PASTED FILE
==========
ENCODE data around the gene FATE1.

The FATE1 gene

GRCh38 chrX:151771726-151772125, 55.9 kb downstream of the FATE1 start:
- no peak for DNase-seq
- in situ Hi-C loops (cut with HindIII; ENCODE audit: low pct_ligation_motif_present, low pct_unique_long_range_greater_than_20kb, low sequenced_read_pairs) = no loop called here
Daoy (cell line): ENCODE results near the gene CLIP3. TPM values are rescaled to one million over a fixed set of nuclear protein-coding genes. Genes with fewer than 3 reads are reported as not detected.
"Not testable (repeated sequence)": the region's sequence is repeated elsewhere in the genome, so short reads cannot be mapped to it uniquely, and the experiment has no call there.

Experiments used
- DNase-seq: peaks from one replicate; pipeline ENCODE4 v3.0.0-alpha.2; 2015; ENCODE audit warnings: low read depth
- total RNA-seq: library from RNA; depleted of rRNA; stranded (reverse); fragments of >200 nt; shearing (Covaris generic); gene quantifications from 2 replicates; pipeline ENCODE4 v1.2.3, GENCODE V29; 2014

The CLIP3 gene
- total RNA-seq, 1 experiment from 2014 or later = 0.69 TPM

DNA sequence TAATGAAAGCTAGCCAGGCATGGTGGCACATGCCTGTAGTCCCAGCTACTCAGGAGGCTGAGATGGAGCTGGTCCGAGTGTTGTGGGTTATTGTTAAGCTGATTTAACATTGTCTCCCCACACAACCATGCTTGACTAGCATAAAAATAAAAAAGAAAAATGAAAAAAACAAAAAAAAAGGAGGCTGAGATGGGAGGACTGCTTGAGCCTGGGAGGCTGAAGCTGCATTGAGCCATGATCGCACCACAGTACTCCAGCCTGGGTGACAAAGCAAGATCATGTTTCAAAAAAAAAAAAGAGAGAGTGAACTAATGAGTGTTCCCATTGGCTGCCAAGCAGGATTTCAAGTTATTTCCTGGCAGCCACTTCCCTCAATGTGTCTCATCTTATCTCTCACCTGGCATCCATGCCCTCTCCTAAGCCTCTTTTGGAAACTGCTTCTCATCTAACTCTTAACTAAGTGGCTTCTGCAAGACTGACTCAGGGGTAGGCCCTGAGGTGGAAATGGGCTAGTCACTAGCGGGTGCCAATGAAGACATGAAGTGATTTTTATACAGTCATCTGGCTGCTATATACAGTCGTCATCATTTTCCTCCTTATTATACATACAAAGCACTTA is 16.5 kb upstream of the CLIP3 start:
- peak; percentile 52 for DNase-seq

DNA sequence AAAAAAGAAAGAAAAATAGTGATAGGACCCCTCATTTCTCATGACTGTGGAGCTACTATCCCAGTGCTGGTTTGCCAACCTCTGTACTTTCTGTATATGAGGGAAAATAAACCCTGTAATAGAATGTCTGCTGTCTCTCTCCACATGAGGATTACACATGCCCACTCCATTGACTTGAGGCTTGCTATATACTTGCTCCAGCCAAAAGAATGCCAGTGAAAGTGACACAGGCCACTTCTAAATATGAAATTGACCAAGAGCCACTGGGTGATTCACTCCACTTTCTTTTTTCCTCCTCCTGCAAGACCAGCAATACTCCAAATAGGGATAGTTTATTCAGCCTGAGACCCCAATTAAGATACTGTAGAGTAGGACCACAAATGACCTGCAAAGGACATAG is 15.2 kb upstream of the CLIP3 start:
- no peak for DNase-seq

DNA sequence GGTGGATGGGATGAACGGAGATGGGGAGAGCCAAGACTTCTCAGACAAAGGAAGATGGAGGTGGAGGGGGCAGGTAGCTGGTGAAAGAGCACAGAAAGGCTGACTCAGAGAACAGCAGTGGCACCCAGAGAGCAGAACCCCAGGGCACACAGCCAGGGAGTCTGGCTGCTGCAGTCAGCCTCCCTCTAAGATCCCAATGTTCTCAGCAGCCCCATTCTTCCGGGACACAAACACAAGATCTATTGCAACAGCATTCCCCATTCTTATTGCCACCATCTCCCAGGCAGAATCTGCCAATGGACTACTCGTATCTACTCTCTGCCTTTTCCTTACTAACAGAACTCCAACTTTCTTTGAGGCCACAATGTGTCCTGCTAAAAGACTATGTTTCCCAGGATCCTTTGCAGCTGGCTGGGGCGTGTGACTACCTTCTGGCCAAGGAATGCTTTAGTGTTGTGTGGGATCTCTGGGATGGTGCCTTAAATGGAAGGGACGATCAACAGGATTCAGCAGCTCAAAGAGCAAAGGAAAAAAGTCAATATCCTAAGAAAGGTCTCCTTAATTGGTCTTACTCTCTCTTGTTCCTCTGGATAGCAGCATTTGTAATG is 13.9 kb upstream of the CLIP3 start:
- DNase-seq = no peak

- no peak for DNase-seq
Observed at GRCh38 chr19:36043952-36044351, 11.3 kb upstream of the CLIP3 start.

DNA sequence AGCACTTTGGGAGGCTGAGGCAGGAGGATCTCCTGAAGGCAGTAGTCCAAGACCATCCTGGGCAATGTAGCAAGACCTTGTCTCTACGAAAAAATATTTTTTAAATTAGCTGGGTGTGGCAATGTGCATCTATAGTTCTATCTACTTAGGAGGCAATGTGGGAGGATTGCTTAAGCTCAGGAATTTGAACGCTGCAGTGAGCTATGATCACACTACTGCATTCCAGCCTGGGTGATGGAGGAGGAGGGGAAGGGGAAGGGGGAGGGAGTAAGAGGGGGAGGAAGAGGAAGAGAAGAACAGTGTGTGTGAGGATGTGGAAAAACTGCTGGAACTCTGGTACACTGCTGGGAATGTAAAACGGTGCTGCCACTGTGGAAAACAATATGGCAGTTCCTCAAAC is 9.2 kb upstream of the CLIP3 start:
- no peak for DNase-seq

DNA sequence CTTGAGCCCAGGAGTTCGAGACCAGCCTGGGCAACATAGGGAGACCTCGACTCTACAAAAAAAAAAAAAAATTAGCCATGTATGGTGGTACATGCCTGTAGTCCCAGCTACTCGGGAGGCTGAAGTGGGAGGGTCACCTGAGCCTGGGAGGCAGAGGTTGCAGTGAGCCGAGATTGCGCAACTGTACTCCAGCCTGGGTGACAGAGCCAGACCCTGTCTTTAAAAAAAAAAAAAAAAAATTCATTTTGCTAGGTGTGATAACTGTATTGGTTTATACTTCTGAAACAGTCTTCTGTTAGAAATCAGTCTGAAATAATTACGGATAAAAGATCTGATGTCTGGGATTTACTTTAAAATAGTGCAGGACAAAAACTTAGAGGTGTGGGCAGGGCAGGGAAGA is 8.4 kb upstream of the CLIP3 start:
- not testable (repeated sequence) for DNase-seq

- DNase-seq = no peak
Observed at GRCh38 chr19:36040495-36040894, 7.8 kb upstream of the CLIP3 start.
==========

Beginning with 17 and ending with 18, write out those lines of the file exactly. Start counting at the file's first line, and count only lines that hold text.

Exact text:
DNA sequence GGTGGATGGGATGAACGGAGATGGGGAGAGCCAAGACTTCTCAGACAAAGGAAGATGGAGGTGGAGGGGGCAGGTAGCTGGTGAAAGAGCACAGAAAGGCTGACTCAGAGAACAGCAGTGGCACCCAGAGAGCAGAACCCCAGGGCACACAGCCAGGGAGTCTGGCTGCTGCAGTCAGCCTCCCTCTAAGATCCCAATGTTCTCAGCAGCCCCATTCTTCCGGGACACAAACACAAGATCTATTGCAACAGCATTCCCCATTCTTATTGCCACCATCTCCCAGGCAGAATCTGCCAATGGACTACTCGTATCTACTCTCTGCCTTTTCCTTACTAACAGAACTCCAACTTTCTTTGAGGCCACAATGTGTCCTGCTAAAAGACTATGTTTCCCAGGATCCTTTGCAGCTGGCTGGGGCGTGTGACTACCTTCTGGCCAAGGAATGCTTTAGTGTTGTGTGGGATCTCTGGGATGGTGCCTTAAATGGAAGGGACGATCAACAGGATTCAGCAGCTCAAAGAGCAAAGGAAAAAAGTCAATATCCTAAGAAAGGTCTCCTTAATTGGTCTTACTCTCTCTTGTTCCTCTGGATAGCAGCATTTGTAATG is 13.9 kb upstream of the CLIP3 start:
- DNase-seq = no peak